IATA urges global governments to adopt WHO travel rules
The International Air Transport Association (IATA) has called on states to follow new guidance on travel from the World Health Organisation (WHO).
The guidance recommends a “risk-based approach” to implementing measures related to Covid-19 and international travel.
Specifically, WHO recommended that governments:
- Do not require proof of Covid-19 vaccination as a mandatory condition for entry or exit.
- May relax measures such as testing and/or quarantine requirements for travellers who are fully vaccinated or have had a confirmed previous Covid-19 infection within the past six months and are no longer infectious.
- Ensure alternative pathways for unvaccinated individuals through testing so that they are able to travel internationally. The WHO recommends rRT-PCR tests, or antigen detection rapid diagnostic tests (Ag-RDTs) followed by confirmatory rRT-PCR tests of positive samples, for this purpose.
- Implement test and/or quarantine measures for international travellers “on a risk-based manner” with policies on testing and quarantine regularly reviewed to ensure they are lifted when no longer necessary.
“These common sense, risk-based recommendations from WHO, if followed by states, will allow for international air travel to resume while minimizing the chance of importing Covid-19.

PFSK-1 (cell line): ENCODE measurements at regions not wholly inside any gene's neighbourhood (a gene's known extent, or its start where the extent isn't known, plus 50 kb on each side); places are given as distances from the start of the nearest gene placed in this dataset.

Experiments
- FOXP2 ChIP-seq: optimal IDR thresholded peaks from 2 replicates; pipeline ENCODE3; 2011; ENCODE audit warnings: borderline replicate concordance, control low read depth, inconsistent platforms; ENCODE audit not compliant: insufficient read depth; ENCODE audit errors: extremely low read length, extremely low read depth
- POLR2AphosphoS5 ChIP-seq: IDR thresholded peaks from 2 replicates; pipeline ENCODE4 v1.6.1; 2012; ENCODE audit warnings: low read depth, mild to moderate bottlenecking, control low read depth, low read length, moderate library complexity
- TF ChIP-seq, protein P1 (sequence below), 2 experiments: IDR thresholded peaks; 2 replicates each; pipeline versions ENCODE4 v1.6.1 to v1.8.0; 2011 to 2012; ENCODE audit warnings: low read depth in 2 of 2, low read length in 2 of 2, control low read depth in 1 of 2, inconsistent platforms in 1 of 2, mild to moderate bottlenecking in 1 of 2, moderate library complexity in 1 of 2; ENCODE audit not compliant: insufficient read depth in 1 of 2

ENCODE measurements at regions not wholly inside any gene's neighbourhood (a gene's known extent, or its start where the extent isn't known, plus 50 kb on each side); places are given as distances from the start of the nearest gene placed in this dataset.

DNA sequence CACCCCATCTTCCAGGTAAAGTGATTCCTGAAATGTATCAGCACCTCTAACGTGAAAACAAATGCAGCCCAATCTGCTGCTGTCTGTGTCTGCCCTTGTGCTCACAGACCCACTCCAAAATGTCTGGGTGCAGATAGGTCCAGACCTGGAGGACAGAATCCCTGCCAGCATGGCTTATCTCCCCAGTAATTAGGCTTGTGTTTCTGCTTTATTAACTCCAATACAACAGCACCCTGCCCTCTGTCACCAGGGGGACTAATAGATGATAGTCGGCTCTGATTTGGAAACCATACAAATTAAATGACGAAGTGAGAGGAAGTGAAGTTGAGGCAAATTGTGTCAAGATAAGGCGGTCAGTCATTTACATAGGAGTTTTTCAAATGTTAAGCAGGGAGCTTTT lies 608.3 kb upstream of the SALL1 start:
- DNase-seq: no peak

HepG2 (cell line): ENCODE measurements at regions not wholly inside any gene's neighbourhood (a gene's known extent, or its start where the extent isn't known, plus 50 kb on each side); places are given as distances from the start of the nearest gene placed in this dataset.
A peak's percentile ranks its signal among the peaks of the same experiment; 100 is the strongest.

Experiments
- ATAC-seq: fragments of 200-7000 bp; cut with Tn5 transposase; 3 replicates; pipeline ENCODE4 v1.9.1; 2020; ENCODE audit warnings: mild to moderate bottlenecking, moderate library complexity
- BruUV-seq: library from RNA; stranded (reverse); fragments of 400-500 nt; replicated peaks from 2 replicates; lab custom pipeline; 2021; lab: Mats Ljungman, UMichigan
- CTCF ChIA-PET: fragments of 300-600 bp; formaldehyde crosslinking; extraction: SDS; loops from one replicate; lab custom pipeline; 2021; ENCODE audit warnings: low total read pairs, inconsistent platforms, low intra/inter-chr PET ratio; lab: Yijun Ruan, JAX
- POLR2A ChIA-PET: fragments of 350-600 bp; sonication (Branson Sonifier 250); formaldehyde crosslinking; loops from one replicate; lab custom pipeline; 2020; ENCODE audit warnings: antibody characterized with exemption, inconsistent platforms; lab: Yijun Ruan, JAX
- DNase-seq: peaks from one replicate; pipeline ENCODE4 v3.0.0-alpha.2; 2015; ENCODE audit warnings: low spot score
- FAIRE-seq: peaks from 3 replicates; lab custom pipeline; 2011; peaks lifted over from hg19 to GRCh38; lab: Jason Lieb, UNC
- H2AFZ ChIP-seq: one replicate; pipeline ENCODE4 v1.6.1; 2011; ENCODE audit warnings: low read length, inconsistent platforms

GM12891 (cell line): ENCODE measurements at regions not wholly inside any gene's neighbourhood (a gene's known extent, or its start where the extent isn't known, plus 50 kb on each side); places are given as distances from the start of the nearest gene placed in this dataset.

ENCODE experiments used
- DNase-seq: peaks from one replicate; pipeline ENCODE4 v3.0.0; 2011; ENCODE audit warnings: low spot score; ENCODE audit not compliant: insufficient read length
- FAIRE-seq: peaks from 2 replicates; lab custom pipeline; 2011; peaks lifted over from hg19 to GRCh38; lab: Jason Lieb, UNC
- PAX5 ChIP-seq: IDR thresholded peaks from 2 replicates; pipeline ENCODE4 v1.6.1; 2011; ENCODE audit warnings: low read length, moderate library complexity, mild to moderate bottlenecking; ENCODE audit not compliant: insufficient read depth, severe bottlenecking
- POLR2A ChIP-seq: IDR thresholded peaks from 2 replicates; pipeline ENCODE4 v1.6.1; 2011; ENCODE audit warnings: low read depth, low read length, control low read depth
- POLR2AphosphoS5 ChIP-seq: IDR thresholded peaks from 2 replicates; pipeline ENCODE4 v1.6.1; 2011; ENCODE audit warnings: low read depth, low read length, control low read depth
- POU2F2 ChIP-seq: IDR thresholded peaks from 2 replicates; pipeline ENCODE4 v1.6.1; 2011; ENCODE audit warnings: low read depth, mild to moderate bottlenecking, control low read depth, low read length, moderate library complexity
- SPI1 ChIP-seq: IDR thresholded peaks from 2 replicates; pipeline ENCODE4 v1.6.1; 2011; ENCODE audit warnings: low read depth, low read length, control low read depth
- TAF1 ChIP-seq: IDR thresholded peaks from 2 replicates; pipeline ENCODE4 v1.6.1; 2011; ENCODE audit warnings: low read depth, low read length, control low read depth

“As the WHO notes - and as the latest UK testing data proves - international travellers are not a high-risk group in terms of Covid-19.
“Out of 1.65 million tests carried out on arriving international passengers in the UK since February, only 1.4 per cent were positive for Covid-19.
“It’s long past time for governments to incorporate data into risk-based decision-making process for re-opening borders,” said Willie Walsh, IATA director general.
WHO also called on states to communicate “in a timely and adequate manner” any changes to international health-related measures and requirements.
“Consumers face a maze of confusing, uncoordinated and fast-changing border entry rules that discourage them from traveling, causing economic hardship across those employed in the travel and tourism sector.
“According to our latest passenger survey, 70 per cent of recent travellers thought the rules were a challenge to understand,” said Walsh.
Additionally, WHO encouraged states to look at bilateral, multilateral, and regional agreements, particularly among neighbouring counties, “with the aim of facilitating the recovery of key socioeconomic activities” including tourism, for which international travel plays a vital role.